Nonfiction > Abraham Lincoln > Political Debates Between Lincoln and Douglas > Page 96
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Abraham Lincoln (1809–1865).  Political Debates Between Lincoln and Douglas  1897.
 
Page 96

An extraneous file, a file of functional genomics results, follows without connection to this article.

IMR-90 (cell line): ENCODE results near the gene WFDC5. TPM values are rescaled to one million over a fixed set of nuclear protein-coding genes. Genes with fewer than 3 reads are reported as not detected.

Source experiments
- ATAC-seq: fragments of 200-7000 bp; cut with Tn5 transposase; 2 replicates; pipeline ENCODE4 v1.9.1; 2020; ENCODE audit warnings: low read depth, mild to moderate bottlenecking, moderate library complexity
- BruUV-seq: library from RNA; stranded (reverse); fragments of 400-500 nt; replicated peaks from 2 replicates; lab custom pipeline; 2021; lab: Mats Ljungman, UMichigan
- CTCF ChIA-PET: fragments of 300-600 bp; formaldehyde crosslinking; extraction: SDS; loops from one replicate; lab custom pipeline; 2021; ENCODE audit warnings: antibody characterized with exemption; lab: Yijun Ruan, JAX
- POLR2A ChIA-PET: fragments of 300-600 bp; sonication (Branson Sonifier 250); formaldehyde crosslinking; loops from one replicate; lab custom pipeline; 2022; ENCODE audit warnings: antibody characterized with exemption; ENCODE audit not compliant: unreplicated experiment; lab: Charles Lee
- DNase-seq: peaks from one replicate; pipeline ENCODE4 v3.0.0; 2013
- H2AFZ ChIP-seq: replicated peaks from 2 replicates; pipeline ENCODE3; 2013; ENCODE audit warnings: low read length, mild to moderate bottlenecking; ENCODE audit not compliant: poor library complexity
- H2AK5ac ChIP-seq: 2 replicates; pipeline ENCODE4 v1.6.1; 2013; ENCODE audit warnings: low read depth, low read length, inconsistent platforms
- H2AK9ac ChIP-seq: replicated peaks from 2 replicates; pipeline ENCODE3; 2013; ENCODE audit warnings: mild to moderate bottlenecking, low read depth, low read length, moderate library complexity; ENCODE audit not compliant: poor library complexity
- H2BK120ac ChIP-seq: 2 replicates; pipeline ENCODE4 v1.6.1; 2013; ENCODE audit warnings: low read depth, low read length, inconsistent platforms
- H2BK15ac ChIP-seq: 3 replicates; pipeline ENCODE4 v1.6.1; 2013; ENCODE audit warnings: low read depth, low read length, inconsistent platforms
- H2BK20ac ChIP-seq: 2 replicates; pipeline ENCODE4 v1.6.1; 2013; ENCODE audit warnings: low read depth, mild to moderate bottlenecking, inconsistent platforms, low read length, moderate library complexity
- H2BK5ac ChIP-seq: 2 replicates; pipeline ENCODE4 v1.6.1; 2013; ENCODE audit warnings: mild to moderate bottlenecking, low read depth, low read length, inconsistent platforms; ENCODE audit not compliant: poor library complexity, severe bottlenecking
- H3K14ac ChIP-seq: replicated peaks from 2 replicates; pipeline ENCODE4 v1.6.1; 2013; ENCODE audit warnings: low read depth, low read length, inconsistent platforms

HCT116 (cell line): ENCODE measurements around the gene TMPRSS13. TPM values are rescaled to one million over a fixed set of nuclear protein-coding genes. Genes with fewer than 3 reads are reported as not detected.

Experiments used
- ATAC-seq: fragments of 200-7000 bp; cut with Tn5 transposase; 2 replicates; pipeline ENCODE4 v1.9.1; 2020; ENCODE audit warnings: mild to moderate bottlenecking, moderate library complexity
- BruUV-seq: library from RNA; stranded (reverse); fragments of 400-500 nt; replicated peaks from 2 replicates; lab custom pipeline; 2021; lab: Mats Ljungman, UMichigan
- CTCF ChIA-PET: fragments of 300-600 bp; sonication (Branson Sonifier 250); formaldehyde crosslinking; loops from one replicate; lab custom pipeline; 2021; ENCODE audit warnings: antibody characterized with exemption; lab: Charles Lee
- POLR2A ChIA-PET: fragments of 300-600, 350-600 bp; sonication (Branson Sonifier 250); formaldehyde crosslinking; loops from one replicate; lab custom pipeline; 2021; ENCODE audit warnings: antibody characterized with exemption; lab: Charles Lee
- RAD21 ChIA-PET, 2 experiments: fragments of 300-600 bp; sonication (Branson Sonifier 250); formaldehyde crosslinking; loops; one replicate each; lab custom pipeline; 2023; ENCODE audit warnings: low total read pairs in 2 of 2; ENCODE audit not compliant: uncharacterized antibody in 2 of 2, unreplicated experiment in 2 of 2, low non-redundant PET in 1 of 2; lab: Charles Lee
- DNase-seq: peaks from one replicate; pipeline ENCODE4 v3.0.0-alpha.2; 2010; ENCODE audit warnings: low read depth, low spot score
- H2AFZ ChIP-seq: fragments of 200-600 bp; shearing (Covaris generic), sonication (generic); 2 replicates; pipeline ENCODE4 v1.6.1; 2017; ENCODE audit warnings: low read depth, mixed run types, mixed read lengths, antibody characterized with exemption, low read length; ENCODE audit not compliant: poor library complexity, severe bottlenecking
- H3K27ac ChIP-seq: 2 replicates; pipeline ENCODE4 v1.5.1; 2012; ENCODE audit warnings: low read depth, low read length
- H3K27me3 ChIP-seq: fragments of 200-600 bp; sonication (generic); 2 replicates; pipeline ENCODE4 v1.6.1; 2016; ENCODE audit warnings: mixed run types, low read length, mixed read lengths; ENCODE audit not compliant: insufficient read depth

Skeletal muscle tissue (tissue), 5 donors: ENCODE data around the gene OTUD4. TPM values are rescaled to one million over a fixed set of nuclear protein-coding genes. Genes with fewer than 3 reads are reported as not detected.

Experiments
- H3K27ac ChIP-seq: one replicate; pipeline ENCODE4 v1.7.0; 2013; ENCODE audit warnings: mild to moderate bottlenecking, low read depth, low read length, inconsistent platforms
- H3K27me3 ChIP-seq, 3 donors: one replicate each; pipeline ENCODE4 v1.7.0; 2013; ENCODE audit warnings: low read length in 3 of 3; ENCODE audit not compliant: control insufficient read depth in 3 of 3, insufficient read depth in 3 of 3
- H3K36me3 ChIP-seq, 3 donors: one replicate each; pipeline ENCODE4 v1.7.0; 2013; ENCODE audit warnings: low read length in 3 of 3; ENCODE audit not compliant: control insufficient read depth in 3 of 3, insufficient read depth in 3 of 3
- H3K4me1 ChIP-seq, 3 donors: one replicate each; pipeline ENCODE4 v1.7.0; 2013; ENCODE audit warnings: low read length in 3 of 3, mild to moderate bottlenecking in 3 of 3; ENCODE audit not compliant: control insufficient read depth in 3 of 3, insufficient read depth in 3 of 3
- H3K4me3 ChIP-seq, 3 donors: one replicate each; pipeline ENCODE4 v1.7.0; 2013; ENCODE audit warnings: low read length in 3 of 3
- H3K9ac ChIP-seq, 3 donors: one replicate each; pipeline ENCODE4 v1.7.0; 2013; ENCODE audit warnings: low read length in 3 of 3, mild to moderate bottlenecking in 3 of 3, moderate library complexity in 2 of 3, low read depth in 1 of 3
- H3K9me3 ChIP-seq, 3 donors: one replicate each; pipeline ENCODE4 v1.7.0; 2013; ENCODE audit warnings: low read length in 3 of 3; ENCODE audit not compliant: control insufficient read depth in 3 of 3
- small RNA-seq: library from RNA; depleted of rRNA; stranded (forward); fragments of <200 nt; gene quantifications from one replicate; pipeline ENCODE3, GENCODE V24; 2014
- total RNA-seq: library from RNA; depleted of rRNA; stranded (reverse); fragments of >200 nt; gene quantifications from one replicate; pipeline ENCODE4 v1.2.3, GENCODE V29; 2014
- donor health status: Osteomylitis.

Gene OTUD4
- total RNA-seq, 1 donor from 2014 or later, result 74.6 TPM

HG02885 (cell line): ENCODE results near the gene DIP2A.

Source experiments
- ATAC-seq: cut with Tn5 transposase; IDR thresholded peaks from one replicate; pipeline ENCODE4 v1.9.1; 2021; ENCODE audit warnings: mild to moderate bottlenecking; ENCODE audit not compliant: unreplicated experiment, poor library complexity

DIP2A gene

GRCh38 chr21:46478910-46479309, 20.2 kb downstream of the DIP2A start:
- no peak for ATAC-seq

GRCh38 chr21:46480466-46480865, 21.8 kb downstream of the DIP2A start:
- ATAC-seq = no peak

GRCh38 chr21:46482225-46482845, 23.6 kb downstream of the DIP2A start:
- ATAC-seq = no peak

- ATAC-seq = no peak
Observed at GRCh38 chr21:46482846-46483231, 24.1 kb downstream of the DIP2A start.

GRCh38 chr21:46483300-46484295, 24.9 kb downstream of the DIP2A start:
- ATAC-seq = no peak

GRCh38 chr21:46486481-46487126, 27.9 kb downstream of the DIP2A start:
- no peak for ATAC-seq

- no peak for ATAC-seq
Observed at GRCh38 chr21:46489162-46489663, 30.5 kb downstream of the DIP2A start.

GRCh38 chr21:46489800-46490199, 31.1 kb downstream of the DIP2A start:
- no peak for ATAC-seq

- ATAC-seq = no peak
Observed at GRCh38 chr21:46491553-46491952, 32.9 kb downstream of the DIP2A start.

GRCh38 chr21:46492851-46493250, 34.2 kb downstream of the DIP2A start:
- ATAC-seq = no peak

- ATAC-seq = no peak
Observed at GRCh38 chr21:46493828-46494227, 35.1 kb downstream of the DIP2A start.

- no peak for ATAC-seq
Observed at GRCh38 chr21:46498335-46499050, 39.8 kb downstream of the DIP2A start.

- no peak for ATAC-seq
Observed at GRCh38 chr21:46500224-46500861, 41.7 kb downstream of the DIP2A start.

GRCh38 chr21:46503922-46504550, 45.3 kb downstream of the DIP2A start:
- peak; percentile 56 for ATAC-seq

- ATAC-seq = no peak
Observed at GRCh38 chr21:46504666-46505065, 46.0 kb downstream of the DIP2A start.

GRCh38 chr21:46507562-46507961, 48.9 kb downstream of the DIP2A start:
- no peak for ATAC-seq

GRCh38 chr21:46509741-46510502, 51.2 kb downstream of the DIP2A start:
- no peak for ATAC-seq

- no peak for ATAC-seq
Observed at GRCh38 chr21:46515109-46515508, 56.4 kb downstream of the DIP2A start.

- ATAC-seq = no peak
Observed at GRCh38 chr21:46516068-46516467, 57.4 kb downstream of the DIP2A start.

were created equal, and hence that Great Britain had no right to deprive them of their political and religious privileges; but the signers of that paper did not intend to include the Indian or the negro in that declaration; for if they had would they not have been bound to abolish slavery in every State and Colony from that day? Remember, too, that at the time the Declaration was put forth, every one of the thirteen colonies was a slaveholding colony; every man who signed that Declaration represented slaveholding constituents. Did those signers mean by that act to charge themselves, and all their constituents with having violated the law of God, in holding the negro in an inferior condition to the white man? And yet, if they included negroes in that term, they were bound, as conscientious men, that day and that hour, not only to have abolished slavery throughout the land, but to have conferred political rights and privileges on the negro, and elevated him to an equality with the white man. [“They did not do it.”] I know they did not do it, and the very fact that they did not shows that they did not understand the language they used to include any but the white race. Did they mean to say that the Indian, on this continent, was created equal to the white man, and that he was endowed by the Almighty with inalienable rights—rights so sacred that they could not be taken away by any Constitution or law that man could pass? Why, their whole action toward the Indian showed that they never dreamed that they were bound to put him on an equality. I am not only opposed to negro equality, but I am opposed to Indian equality. I am opposed to putting the coolies, now importing into this country, on an equality with us, or putting the Chinese or any inferior race on an equality with us. I hold that the white race, the European race, I care not whether Irish, German, French, Scotch, English, or to what nation they belong, so they are the white race, to be our equals. And I am for placing them, as our fathers did, on an equality with us. Emigrants from Europe, and their descendants, constitute the people of the United States. The Declaration of Independence only included the white people of the United States. The Constitution of the United States was framed by the white people, it ought to be administered by them, leaving each State to make such regulations concerning the negro as it chooses, allowing him political rights or
 

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